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Thread: removing underlayment from around kitchen cabinets

  1. #1

    removing underlayment from around kitchen cabinets

    Looking for suggestions on the best way [and tool to use] to cut and remove 1/4inch underlayment from around kitchen cabinets before installing a new floating vinyl floor?

  2. #2
    Join Date
    Jan 2007
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    bloomington il
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    oscillating tool should work for that. Just be careful not to rub the cabinets with the back of the blade. Angel the blade back should keep you safe.

  3. #3
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    Quote Originally Posted by justin sherriff View Post
    oscillating tool should work for that. Just be careful not to rub the cabinets with the back of the blade. Angel the blade back should keep you safe.
    +1. Exactly. Just get an offset blade made for cutting wood and thin metal, turn the tool on edge and set the bottom f the blade flush against the toe-kick and start a plunge cut, the angle back so you're following the toe-kick with the ever of the blade making the cut. You could even use painter's tape to help protect the toe-kick surface from abrasions.
    "Live like no one else, so later, you can LIVE LIKE NO ONE ELSE!"
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  4. #4
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    There's a saw specifically designed to cut that underlayment right at the face of the toekick. Google "toekick saw". Tool rental places have them.

  5. #5
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    I put a drywall knife under the oscillating blade so it does not scrape the cabinet.
    Bill D.

  6. #6
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    Quote Originally Posted by Jamie Buxton View Post
    There's a saw specifically designed to cut that underlayment right at the face of the toekick. Google "toekick saw". Tool rental places have them.
    Home Depot rents them also.
    George

    Making sawdust regularly, occasionally a project is completed.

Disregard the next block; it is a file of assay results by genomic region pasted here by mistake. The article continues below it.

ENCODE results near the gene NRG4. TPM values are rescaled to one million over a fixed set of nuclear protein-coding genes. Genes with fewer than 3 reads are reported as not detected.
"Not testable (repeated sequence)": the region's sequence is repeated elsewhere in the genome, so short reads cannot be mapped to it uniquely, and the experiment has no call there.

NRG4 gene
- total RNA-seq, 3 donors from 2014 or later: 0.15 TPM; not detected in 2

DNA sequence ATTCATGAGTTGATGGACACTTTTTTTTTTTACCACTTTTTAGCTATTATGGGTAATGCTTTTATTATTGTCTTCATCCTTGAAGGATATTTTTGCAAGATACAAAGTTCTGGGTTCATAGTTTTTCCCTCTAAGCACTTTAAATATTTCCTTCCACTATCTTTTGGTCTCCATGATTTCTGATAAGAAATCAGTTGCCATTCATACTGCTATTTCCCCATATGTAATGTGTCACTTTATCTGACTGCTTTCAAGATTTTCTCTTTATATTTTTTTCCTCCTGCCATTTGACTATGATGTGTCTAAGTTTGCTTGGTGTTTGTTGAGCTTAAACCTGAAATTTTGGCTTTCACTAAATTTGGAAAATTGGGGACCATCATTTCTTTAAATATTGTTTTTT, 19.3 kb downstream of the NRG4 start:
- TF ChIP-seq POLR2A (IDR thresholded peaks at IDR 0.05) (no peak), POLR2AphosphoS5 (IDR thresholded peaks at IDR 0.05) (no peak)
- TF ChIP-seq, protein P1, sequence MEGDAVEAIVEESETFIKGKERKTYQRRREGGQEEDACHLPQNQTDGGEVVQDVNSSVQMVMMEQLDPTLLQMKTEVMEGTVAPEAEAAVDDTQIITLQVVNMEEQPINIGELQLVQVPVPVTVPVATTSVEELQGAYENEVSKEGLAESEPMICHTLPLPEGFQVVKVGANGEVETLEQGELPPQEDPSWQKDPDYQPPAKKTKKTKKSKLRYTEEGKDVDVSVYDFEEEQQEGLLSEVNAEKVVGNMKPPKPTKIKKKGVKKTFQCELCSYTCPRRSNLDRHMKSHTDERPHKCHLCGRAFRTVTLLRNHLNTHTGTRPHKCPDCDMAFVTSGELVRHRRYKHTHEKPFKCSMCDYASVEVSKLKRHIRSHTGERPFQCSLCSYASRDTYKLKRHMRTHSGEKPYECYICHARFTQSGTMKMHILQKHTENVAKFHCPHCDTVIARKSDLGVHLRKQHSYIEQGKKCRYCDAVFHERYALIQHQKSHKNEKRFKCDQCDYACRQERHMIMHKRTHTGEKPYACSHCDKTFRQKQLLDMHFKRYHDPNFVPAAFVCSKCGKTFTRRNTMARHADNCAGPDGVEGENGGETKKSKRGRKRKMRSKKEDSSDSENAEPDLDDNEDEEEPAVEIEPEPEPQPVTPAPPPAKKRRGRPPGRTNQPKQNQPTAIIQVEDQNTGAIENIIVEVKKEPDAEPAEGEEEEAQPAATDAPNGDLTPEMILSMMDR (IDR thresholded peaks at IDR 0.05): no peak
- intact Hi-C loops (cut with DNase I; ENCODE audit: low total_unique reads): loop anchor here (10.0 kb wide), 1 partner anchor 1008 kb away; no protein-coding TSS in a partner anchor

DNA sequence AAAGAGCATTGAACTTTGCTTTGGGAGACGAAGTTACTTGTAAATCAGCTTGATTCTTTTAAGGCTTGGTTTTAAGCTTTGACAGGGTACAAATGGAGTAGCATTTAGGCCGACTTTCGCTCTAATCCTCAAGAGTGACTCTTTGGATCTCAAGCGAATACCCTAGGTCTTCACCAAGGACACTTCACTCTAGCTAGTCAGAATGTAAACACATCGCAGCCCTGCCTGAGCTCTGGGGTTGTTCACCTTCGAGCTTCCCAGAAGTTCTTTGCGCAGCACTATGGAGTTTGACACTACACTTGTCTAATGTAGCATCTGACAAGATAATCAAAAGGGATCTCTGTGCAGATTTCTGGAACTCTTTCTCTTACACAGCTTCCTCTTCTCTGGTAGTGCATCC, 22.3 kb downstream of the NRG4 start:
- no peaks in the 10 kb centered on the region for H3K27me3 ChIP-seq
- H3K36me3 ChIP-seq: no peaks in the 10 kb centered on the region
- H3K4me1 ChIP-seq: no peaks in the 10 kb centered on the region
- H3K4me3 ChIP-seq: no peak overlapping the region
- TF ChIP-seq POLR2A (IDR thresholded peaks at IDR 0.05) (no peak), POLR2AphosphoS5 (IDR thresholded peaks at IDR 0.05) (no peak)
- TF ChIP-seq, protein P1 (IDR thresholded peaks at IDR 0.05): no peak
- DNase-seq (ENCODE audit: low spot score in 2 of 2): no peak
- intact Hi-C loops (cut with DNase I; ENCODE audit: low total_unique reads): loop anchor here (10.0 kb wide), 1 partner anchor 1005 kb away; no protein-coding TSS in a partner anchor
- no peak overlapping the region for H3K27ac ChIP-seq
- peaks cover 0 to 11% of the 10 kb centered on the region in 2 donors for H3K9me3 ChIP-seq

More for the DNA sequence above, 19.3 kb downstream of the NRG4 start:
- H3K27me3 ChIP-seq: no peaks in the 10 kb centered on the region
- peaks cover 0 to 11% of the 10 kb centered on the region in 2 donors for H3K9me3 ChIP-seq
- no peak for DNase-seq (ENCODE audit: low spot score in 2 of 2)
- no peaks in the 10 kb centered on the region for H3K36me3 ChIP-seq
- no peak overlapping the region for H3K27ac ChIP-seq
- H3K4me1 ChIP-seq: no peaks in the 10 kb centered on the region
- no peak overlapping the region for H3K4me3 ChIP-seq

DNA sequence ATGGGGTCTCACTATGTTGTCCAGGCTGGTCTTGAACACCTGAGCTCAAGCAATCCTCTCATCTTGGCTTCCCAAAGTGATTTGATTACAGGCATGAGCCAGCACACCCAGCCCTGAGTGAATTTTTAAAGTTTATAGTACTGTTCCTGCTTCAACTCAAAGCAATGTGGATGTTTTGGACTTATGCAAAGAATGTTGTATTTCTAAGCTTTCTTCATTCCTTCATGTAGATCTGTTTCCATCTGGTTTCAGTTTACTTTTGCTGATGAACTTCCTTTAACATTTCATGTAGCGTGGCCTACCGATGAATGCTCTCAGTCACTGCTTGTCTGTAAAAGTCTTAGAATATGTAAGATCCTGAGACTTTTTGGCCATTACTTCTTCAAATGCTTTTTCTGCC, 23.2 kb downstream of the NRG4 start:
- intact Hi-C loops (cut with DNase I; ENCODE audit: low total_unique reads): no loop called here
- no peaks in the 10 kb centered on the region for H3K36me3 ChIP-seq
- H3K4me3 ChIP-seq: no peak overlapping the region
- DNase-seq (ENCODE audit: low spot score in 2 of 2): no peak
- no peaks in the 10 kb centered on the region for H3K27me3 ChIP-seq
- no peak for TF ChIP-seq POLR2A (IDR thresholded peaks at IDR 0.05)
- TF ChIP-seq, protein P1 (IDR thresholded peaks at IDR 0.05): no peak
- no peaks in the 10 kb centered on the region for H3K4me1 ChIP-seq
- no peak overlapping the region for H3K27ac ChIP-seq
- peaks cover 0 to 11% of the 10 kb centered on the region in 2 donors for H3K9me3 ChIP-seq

7. #7
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    Harbor Freight sells them.

    https://www.harborfreight.com/3-38-i...saw-62420.html

    You can buy one - use it at your leisure - then turn around and sell it.
    My granddad always said, :As one door closes, another opens".
    Wonderful man, terrible cabinet maker...

  8. #8
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    Feb 2003
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    1/4" plywood cuts fairly easily with a utility knife.
    Jason

    "Don't get stuck on stupid." --Lt. Gen. Russel Honore


  9. #9
    I was faced with a similar problem I just used a wide wood chisel. I had about 20 lineal feet to do. Didnít seem like it took that long. I just had to be careful to not it the face frame of the cabinet when hitting thechisel with the hammer.

  10. #10
    Probably not helpful, but it's always best to remove cabinets and run any flooring under, then replace cabinets. That sounds like what you already have. Maybe not common in some parts, but it eases dishwasher installs and makes for a more professional outcome.

  11. #11
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    Quote Originally Posted by william walton View Post
    Probably not helpful, but it's always best to remove cabinets and run any flooring under, then replace cabinets. That sounds like what you already have. Maybe not common in some parts, but it eases dishwasher installs and makes for a more professional outcome.
    .....and then have to replace counter tops?
    Scott Vroom

    If all you have is a hammer, everything looks like a nail.

    Bernard Baruch

  12. #12
    Quote Originally Posted by william walton View Post
    Probably not helpful, but it's always best to remove cabinets and run any flooring under, then replace cabinets. That sounds like what you already have. Maybe not common in some parts, but it eases dishwasher installs and makes for a more professional outcome.
    If they are going to remove the underlayment and lay a new floor, their is no reason they can't just continue that treatment into the dishwasher recess. As far as professionalism goes, plenty of pros are laying new floors in finished kitchens. It's all about how well you do the job. Flooring under the cabinets just makes them look original to the house.

  13. #13
    Join Date
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    Quote Originally Posted by william walton View Post
    Probably not helpful, but it's always best to remove cabinets and run any flooring under, then replace cabinets. That sounds like what you already have. Maybe not common in some parts, but it eases dishwasher installs and makes for a more professional outcome.
    I've never heard of that being done unless the cabinets are being replaced. Doing so could easily be more work than the actual flooring install. If there is a small island it might be practical to remove it for the flooring.

  14. There's no doubt it is more work, but it's what I've done in my last two homes and glad i did. Another advantage is my counters aren't lowered by 3/4" . I've encountered problems installing dishwashers in a tighter space as well. It's all a matter of choice. Good Luck.

  15. #15
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    Apr 2013
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    I think the whole point of removing the underlayment is to keep the counters at the original height. That would be much easier than removing the lower cabinets

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